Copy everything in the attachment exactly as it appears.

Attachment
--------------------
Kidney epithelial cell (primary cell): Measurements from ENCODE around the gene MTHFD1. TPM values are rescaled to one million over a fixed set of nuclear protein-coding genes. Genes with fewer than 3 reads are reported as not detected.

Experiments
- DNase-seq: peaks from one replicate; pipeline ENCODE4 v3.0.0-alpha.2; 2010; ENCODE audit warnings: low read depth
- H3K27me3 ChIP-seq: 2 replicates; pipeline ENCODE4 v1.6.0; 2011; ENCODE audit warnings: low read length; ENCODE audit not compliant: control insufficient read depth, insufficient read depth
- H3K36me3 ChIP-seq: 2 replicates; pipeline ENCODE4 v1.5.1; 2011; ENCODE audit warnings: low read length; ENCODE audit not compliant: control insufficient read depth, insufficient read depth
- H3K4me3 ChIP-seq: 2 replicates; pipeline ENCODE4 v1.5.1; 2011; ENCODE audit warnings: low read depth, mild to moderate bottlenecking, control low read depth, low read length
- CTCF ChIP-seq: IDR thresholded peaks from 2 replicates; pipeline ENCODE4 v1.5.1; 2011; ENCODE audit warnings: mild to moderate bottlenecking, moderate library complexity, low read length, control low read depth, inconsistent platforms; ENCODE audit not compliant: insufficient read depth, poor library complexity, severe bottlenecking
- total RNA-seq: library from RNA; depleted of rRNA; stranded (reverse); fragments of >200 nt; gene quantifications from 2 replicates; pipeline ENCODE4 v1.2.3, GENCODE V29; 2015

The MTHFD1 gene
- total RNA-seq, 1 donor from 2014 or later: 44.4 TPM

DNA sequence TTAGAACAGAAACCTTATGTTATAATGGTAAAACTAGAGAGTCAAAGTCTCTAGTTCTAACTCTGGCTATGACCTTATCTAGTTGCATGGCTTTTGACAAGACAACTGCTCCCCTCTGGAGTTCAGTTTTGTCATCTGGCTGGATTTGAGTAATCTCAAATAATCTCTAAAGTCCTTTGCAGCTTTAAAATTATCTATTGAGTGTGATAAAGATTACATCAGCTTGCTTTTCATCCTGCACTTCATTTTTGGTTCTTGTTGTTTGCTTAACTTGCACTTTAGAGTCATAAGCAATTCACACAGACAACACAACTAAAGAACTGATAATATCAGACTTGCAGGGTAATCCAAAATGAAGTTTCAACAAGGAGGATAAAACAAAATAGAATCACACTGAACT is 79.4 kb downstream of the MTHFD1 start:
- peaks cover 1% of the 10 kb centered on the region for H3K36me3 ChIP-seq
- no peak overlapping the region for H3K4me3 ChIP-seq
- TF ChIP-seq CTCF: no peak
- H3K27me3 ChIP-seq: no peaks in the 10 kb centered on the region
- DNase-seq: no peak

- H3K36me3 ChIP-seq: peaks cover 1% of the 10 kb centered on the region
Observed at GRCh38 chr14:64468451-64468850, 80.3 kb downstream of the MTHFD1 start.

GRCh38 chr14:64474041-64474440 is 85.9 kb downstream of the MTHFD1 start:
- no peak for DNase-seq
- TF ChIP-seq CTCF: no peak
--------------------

Kidney epithelial cell (primary cell): Measurements from ENCODE around the gene MTHFD1. TPM values are rescaled to one million over a fixed set of nuclear protein-coding genes. Genes with fewer than 3 reads are reported as not detected.

Experiments
- DNase-seq: peaks from one replicate; pipeline ENCODE4 v3.0.0-alpha.2; 2010; ENCODE audit warnings: low read depth
- H3K27me3 ChIP-seq: 2 replicates; pipeline ENCODE4 v1.6.0; 2011; ENCODE audit warnings: low read length; ENCODE audit not compliant: control insufficient read depth, insufficient read depth
- H3K36me3 ChIP-seq: 2 replicates; pipeline ENCODE4 v1.5.1; 2011; ENCODE audit warnings: low read length; ENCODE audit not compliant: control insufficient read depth, insufficient read depth
- H3K4me3 ChIP-seq: 2 replicates; pipeline ENCODE4 v1.5.1; 2011; ENCODE audit warnings: low read depth, mild to moderate bottlenecking, control low read depth, low read length
- CTCF ChIP-seq: IDR thresholded peaks from 2 replicates; pipeline ENCODE4 v1.5.1; 2011; ENCODE audit warnings: mild to moderate bottlenecking, moderate library complexity, low read length, control low read depth, inconsistent platforms; ENCODE audit not compliant: insufficient read depth, poor library complexity, severe bottlenecking
- total RNA-seq: library from RNA; depleted of rRNA; stranded (reverse); fragments of >200 nt; gene quantifications from 2 replicates; pipeline ENCODE4 v1.2.3, GENCODE V29; 2015

The MTHFD1 gene
- total RNA-seq, 1 donor from 2014 or later: 44.4 TPM

DNA sequence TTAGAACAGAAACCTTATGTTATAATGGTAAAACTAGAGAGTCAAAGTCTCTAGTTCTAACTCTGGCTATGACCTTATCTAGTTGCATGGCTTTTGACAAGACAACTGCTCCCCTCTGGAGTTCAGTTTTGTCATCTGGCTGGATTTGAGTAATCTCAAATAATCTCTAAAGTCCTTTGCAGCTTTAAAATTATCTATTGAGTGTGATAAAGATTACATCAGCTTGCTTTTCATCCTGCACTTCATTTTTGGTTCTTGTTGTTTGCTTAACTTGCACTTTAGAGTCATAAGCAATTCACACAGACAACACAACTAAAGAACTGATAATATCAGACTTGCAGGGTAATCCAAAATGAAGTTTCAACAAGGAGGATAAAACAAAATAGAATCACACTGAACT is 79.4 kb downstream of the MTHFD1 start:
- peaks cover 1% of the 10 kb centered on the region for H3K36me3 ChIP-seq
- no peak overlapping the region for H3K4me3 ChIP-seq
- TF ChIP-seq CTCF: no peak
- H3K27me3 ChIP-seq: no peaks in the 10 kb centered on the region
- DNase-seq: no peak

- H3K36me3 ChIP-seq: peaks cover 1% of the 10 kb centered on the region
Observed at GRCh38 chr14:64468451-64468850, 80.3 kb downstream of the MTHFD1 start.

GRCh38 chr14:64474041-64474440 is 85.9 kb downstream of the MTHFD1 start:
- no peak for DNase-seq
- TF ChIP-seq CTCF: no peak